IT IS funny what people choose to worry about. The West is obsessed with stopping Iran getting nuclear weapons. By contrast, Pakistan's nuclear programme is not much discussed. And yet, by any sensible measure, Pakistani nukes are much more worrying.

Start with the obvious: Pakistan already has nuclear weapons - probably more than 100 of them - and is thought to be increasing production. Iran has still to assemble a single nuclear weapon. The prospect of an Iranian bomb is said to be unthinkably dangerous because of the country's connections to terrorist groups, its hostility to the West and Israel, the risk it will spread nuclear technology and the prospect of a regional arms race. And yet, almost all these considerations apply even more forcibly to Pakistan.

Pakistan supplied nuclear technology to North Korea, Libya and Iran. It came dangerously close to nuclear conflict with India in 1999. As for terrorism, Osama bin Laden was actually living on Pakistani soil for many years and the tribal areas of Pakistan are still al-Qaeda's most important base.

Pakistan was also the launch pad for the terrorist attacks in Mumbai in 2008, in which 164 people were killed. Although Pakistan's government condemned the attacks, there is strong evidence that the terrorists had links to Pakistani intelligence.

If the Mumbai attacks had been launched from Iran, the West would be shouting about "state-sponsored terrorism". With Pakistan, all you get is awkward mumbling.

Of course, there are reasons for this difference in treatment. Unlike Iran, Pakistan is nominally an ally of the US and receives billions of dollars in aid. Ashfaq Kayani, the chief of staff of the Pakistani military, is a charming fellow who once studied at Fort Leavenworth in the US. As senior Pakistanis are swift to point out, many of their soldiers have died fighting Islamist militants.

But Pakistan has yet to come up with a satisfactory explanation for the fact that Bin Laden was living just a stone's throw from a big Pakistani military academy. The Pakistani reaction to the raid that killed Bin Laden was one of anti-American outrage rather than self-criticism. A doctor who helped the US track down Bin Laden has just been sentenced to decades in prison in Pakistan.

In the aftermath of the Bin Laden raid, many in Pakistan speculate that the US may be planning another raid to seize the country's nuclear deterrent. Partly in response to that, Pakistan is believed to have cranked up production of nuclear weapons and fissile material and to have adopted a policy of moving its nukes around more frequently. The threat of a nuclear weapon "falling into the wrong hands" is obvious. Just as worrying is the rise of Islamist militancy within the ranks of the Pakistani military itself.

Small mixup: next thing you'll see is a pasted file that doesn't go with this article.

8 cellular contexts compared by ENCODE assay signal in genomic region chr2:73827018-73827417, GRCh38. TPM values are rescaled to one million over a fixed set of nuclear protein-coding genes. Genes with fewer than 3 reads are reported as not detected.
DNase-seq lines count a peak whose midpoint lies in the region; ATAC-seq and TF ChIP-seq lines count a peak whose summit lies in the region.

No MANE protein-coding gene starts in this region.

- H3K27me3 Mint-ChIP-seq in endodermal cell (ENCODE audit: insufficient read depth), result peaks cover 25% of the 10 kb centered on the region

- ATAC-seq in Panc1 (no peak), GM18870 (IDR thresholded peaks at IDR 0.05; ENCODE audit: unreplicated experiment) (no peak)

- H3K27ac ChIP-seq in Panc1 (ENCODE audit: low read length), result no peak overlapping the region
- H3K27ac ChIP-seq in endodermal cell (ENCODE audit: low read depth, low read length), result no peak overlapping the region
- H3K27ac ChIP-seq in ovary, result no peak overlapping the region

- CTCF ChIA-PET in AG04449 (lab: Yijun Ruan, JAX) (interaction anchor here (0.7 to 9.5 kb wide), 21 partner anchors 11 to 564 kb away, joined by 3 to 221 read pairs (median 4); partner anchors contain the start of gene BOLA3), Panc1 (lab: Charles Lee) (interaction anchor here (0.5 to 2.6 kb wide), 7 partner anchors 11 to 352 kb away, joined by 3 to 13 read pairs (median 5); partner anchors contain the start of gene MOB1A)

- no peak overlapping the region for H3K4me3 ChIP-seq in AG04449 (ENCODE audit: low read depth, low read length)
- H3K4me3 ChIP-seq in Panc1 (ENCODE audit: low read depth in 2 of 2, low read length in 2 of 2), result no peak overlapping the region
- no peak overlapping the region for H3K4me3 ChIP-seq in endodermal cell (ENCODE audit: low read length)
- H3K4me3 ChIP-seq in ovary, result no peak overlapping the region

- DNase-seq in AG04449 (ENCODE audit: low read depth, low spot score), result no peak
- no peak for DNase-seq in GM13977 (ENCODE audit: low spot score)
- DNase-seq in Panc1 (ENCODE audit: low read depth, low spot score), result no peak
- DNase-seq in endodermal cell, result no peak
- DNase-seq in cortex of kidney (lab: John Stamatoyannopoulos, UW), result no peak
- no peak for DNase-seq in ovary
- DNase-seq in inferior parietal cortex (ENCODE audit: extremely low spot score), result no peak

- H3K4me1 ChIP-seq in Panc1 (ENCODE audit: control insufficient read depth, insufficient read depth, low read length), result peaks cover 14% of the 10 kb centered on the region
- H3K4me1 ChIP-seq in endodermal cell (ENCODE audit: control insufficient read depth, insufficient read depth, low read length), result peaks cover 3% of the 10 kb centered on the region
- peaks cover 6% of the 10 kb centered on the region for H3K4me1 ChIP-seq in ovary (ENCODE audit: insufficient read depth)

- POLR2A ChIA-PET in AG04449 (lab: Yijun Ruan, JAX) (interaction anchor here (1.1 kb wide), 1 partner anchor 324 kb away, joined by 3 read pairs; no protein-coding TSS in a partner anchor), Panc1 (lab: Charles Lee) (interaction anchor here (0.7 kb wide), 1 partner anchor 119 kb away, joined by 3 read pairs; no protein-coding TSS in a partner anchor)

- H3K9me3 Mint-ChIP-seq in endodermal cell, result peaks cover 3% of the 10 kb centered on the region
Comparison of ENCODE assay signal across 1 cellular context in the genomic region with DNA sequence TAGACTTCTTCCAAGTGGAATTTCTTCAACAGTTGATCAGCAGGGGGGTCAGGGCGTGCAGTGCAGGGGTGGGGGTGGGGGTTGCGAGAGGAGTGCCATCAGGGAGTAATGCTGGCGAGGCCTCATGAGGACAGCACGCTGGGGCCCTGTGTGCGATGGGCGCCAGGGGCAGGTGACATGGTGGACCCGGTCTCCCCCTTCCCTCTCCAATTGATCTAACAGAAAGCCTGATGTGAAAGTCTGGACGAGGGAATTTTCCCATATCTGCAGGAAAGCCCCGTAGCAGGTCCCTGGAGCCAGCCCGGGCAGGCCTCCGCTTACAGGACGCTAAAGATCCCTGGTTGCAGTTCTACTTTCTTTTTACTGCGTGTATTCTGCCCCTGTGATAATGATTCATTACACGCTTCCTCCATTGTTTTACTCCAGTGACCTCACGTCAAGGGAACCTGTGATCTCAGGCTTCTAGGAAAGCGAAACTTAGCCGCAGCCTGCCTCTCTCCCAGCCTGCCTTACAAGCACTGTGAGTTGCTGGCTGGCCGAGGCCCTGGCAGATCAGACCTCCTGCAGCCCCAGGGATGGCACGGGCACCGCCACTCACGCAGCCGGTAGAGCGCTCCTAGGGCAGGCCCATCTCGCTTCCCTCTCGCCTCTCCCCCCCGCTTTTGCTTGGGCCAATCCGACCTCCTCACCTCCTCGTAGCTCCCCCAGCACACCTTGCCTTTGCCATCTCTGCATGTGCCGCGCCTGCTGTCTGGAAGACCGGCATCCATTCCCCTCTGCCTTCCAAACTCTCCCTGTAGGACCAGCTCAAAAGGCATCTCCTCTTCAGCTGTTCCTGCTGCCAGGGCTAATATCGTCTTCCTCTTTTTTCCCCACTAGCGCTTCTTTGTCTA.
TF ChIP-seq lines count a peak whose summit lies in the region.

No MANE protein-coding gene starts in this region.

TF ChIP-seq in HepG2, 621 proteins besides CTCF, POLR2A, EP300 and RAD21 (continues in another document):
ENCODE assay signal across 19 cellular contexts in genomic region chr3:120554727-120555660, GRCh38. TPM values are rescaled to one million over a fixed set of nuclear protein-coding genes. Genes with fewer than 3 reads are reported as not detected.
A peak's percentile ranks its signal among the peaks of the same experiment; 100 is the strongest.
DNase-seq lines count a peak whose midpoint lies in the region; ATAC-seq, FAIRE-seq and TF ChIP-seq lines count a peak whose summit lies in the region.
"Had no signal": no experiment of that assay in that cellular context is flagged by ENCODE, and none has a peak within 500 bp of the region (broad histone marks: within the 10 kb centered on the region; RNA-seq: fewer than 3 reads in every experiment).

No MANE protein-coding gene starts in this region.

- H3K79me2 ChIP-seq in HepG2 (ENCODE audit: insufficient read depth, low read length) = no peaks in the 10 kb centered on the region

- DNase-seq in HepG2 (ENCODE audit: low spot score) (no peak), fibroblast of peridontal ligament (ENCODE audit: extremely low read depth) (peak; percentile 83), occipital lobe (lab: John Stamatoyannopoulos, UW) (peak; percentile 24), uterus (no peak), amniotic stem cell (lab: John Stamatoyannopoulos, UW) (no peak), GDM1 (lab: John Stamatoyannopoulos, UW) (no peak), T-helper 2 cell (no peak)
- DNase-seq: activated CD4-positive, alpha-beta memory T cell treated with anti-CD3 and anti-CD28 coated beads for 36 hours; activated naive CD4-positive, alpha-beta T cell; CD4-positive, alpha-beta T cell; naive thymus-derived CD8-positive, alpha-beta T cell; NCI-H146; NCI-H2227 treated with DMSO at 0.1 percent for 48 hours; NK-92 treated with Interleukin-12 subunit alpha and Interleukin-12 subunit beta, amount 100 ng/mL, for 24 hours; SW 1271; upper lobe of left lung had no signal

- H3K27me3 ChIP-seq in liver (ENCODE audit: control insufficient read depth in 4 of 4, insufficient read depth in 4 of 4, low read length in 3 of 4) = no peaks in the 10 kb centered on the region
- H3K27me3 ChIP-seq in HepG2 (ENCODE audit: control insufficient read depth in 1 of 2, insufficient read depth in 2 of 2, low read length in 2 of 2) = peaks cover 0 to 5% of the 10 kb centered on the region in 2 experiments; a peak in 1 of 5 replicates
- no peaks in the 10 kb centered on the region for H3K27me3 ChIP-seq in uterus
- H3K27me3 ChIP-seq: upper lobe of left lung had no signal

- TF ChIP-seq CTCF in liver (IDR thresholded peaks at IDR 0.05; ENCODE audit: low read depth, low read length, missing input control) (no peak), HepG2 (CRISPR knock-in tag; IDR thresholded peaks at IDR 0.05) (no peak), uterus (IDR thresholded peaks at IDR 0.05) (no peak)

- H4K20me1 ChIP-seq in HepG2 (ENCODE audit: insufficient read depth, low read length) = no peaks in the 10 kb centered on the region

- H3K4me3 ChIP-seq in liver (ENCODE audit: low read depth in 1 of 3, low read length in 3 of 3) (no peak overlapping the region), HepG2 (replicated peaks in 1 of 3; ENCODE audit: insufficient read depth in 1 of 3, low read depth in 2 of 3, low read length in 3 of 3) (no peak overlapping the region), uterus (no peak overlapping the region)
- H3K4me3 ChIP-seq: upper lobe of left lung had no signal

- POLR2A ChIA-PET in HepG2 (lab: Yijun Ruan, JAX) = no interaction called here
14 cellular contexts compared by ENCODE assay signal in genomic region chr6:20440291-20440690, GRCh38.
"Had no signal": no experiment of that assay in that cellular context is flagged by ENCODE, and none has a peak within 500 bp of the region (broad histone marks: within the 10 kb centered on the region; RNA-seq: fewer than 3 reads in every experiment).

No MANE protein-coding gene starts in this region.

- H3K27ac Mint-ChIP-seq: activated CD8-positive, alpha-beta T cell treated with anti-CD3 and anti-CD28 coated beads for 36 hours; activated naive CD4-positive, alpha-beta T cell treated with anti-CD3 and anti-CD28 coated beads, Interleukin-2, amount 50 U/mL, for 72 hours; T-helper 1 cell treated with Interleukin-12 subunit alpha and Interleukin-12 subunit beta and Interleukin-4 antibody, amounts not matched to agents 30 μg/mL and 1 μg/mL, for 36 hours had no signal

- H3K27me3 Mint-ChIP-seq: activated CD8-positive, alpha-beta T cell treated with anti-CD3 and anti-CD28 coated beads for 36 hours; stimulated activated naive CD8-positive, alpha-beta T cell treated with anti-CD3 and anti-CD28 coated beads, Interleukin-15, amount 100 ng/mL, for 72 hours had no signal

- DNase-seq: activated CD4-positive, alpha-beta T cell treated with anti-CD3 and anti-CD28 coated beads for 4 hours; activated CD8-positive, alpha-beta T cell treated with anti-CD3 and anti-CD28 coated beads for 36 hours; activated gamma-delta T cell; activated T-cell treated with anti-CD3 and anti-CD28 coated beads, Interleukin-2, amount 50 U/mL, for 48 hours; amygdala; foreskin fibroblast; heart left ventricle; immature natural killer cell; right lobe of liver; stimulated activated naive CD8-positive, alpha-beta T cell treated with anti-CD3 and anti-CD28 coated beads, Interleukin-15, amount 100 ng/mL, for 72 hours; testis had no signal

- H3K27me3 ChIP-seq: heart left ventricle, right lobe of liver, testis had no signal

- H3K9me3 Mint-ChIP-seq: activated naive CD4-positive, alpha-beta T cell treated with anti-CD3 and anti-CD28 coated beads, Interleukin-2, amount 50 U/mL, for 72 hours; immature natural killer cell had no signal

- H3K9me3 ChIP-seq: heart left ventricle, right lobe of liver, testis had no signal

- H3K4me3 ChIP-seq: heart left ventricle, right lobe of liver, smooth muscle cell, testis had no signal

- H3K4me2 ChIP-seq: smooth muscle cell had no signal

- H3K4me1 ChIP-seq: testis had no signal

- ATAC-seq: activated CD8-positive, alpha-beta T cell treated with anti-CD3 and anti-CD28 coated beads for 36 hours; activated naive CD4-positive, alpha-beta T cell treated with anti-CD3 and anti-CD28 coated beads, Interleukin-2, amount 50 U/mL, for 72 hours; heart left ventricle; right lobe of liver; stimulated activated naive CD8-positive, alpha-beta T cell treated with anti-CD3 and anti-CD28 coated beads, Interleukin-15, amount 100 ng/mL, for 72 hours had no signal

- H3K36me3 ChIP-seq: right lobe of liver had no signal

While visitors to Iran often report that the general public is well-disposed towards the US, no visitor to Pakistan can miss the country's deep anti-Americanism. Episodes such as the Bin Laden raid and the repeated US drone strikes on militants in Pakistan have plunged relations between the US and Pakistan to a new low. About 69% of Pakistanis say they regard the US as an enemy.

Yet it is Iran's non-existent nukes that continue to obsess the West. Diplomats have spent so long trying to stop Iran that I get the impression they no longer even ask themselves why it is such a high priority. Press them, and you will get explanations about the dangers of a Middle Eastern arms race and Iran's regional ambitions.

Interestingly, few seem to take seriously the idea that Israel often evokes - that Iran might actually commit nuclear genocide.

Western concerns are valid. But, in themselves, they do not seem compelling enough to explain the desperate focus on Iran. The main reason the Iranian dossier is so urgent seems to be the fear that Israel will soon attack Iran's nuclear facilities, provoking a wider war. US and European diplomats are reluctant to put it quite that directly, since this carries the uncomfortable implication that western policy is driven by Israel. But when people say "time is running out" over Iran, it is the prospect of an Israeli attack they are usually thinking about.

Most of those I know, in government and outside, who have a close knowledge of the Iranian nuclear issue seem to believe that Israel is likely to attack this summer. Last week, I thought I had found a dissenter. But he simply said: "Israel will wait until September or October because the weather is better and it's closer to the US elections."

For Israel, it does make sense to worry more about Iran than Pakistan. Iran has missiles that could hit Israel. Pakistan's missiles do not have the range; its nuclear doctrine is focused on India. But the terrorists based in Pakistan are no friends of the Jewish state. One of the targets they attacked in Mumbai was a Jewish cultural centre.

In the end, the desperate effort to stop the Iranian nuclear programme - while living with Pakistani nukes - may have a simple explanation. Pakistan already has nuclear weapons. Iran can still be stopped.

But next time somebody tells you that Iranian nuclear weapons would be an unparalleled and intolerable threat to international security, you might remember that we are already living with a more alarming menace: the Pakistani bomb. ©2012 The Financial Times Limited.